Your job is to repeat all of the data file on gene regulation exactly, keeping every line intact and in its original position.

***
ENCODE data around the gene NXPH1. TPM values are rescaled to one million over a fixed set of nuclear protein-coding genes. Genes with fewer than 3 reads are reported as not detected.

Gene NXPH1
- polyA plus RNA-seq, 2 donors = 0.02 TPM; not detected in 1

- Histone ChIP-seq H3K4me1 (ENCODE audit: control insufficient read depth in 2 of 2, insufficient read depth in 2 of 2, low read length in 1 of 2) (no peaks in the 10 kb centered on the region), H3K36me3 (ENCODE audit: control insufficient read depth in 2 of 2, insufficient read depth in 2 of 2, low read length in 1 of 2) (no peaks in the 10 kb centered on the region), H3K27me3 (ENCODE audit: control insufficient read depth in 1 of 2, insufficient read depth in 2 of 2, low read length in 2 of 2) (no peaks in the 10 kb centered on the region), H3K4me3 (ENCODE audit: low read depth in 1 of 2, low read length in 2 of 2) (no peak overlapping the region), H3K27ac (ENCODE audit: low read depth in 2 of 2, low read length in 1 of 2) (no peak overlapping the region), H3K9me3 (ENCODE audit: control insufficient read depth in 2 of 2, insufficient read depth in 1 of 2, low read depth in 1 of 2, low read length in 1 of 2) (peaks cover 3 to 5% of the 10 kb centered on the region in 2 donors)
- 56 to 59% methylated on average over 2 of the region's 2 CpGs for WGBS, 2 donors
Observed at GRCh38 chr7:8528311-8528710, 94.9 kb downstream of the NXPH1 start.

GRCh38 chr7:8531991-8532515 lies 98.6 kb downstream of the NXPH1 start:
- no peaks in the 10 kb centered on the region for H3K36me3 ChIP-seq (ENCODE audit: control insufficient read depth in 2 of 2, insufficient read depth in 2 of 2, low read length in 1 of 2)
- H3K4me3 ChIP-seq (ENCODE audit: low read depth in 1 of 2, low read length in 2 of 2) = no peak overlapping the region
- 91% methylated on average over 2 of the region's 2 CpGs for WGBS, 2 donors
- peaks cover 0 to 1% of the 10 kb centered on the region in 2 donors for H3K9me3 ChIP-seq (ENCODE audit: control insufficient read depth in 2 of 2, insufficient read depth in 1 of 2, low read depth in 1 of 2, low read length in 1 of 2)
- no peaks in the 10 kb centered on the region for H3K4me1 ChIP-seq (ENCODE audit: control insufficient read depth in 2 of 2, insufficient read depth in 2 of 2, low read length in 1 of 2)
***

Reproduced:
ENCODE data around the gene NXPH1. TPM values are rescaled to one million over a fixed set of nuclear protein-coding genes. Genes with fewer than 3 reads are reported as not detected.

Gene NXPH1
- polyA plus RNA-seq, 2 donors = 0.02 TPM; not detected in 1

- Histone ChIP-seq H3K4me1 (ENCODE audit: control insufficient read depth in 2 of 2, insufficient read depth in 2 of 2, low read length in 1 of 2) (no peaks in the 10 kb centered on the region), H3K36me3 (ENCODE audit: control insufficient read depth in 2 of 2, insufficient read depth in 2 of 2, low read length in 1 of 2) (no peaks in the 10 kb centered on the region), H3K27me3 (ENCODE audit: control insufficient read depth in 1 of 2, insufficient read depth in 2 of 2, low read length in 2 of 2) (no peaks in the 10 kb centered on the region), H3K4me3 (ENCODE audit: low read depth in 1 of 2, low read length in 2 of 2) (no peak overlapping the region), H3K27ac (ENCODE audit: low read depth in 2 of 2, low read length in 1 of 2) (no peak overlapping the region), H3K9me3 (ENCODE audit: control insufficient read depth in 2 of 2, insufficient read depth in 1 of 2, low read depth in 1 of 2, low read length in 1 of 2) (peaks cover 3 to 5% of the 10 kb centered on the region in 2 donors)
- 56 to 59% methylated on average over 2 of the region's 2 CpGs for WGBS, 2 donors
Observed at GRCh38 chr7:8528311-8528710, 94.9 kb downstream of the NXPH1 start.

GRCh38 chr7:8531991-8532515 lies 98.6 kb downstream of the NXPH1 start:
- no peaks in the 10 kb centered on the region for H3K36me3 ChIP-seq (ENCODE audit: control insufficient read depth in 2 of 2, insufficient read depth in 2 of 2, low read length in 1 of 2)
- H3K4me3 ChIP-seq (ENCODE audit: low read depth in 1 of 2, low read length in 2 of 2) = no peak overlapping the region
- 91% methylated on average over 2 of the region's 2 CpGs for WGBS, 2 donors
- peaks cover 0 to 1% of the 10 kb centered on the region in 2 donors for H3K9me3 ChIP-seq (ENCODE audit: control insufficient read depth in 2 of 2, insufficient read depth in 1 of 2, low read depth in 1 of 2, low read length in 1 of 2)
- no peaks in the 10 kb centered on the region for H3K4me1 ChIP-seq (ENCODE audit: control insufficient read depth in 2 of 2, insufficient read depth in 2 of 2, low read length in 1 of 2)